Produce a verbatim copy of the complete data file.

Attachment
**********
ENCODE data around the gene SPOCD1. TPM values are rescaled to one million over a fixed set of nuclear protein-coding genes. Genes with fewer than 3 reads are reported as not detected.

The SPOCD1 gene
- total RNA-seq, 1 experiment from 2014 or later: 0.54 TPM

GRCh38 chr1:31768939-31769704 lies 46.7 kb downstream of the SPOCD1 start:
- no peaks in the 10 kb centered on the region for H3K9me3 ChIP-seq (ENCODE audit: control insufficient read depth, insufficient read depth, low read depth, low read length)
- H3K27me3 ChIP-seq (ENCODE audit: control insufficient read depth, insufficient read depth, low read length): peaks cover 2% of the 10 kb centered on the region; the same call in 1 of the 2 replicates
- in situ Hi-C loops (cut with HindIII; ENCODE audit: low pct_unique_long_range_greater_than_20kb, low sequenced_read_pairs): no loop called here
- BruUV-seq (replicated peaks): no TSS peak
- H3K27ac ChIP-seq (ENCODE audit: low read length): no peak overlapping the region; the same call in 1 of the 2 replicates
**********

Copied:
ENCODE data around the gene SPOCD1. TPM values are rescaled to one million over a fixed set of nuclear protein-coding genes. Genes with fewer than 3 reads are reported as not detected.

The SPOCD1 gene
- total RNA-seq, 1 experiment from 2014 or later: 0.54 TPM

GRCh38 chr1:31768939-31769704 lies 46.7 kb downstream of the SPOCD1 start:
- no peaks in the 10 kb centered on the region for H3K9me3 ChIP-seq (ENCODE audit: control insufficient read depth, insufficient read depth, low read depth, low read length)
- H3K27me3 ChIP-seq (ENCODE audit: control insufficient read depth, insufficient read depth, low read length): peaks cover 2% of the 10 kb centered on the region; the same call in 1 of the 2 replicates
- in situ Hi-C loops (cut with HindIII; ENCODE audit: low pct_unique_long_range_greater_than_20kb, low sequenced_read_pairs): no loop called here
- BruUV-seq (replicated peaks): no TSS peak
- H3K27ac ChIP-seq (ENCODE audit: low read length): no peak overlapping the region; the same call in 1 of the 2 replicates